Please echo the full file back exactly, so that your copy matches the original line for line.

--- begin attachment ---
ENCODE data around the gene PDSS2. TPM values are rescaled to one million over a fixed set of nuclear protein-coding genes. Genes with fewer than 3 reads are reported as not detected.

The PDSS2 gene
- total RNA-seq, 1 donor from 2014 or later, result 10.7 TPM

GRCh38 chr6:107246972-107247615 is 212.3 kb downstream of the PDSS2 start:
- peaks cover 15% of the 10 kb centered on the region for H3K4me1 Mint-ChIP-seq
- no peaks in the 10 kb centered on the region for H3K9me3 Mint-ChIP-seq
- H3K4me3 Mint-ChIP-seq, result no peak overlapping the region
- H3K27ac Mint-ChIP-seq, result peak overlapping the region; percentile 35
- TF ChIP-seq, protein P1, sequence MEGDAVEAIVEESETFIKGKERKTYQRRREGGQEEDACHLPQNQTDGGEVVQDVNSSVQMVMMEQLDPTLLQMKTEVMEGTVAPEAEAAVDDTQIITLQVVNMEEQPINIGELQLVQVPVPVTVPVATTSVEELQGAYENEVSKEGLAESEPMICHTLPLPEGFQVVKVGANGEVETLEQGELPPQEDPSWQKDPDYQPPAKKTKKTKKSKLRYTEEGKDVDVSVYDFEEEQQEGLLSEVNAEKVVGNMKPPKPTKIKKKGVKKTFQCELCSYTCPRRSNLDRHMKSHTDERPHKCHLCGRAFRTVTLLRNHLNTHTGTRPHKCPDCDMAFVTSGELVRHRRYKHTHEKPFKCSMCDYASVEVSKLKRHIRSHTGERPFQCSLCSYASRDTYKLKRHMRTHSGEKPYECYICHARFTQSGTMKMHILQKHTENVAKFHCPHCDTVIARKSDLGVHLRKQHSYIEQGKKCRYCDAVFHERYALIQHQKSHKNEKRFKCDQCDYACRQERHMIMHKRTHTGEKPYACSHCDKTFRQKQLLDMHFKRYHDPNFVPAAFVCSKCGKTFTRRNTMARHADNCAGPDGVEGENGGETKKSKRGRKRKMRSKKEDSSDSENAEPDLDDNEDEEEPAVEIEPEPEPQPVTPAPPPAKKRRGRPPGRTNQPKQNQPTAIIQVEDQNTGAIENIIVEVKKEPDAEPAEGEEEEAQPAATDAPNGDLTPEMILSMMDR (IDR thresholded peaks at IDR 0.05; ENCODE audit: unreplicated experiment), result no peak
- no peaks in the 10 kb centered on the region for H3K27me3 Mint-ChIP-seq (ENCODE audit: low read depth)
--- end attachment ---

ENCODE data around the gene PDSS2. TPM values are rescaled to one million over a fixed set of nuclear protein-coding genes. Genes with fewer than 3 reads are reported as not detected.

The PDSS2 gene
- total RNA-seq, 1 donor from 2014 or later, result 10.7 TPM

GRCh38 chr6:107246972-107247615 is 212.3 kb downstream of the PDSS2 start:
- peaks cover 15% of the 10 kb centered on the region for H3K4me1 Mint-ChIP-seq
- no peaks in the 10 kb centered on the region for H3K9me3 Mint-ChIP-seq
- H3K4me3 Mint-ChIP-seq, result no peak overlapping the region
- H3K27ac Mint-ChIP-seq, result peak overlapping the region; percentile 35
- TF ChIP-seq, protein P1, sequence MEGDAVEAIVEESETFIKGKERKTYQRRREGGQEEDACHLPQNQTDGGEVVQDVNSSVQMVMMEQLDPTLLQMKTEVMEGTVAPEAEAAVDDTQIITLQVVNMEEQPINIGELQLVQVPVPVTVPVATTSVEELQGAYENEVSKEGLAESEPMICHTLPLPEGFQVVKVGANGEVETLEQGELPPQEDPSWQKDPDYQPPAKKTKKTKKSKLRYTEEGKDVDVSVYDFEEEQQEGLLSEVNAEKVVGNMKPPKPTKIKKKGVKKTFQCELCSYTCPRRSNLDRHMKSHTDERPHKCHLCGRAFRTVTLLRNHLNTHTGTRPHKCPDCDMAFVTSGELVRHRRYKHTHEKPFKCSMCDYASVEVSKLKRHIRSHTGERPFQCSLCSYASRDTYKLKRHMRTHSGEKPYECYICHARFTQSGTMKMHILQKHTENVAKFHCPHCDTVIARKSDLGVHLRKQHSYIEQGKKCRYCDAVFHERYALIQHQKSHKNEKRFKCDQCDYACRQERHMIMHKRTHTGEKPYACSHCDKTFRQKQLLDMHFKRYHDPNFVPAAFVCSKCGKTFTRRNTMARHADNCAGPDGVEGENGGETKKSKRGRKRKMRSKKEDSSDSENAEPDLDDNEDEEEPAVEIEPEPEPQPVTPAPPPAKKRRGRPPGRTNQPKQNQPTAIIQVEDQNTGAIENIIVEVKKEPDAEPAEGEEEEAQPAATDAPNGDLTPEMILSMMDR (IDR thresholded peaks at IDR 0.05; ENCODE audit: unreplicated experiment), result no peak
- no peaks in the 10 kb centered on the region for H3K27me3 Mint-ChIP-seq (ENCODE audit: low read depth)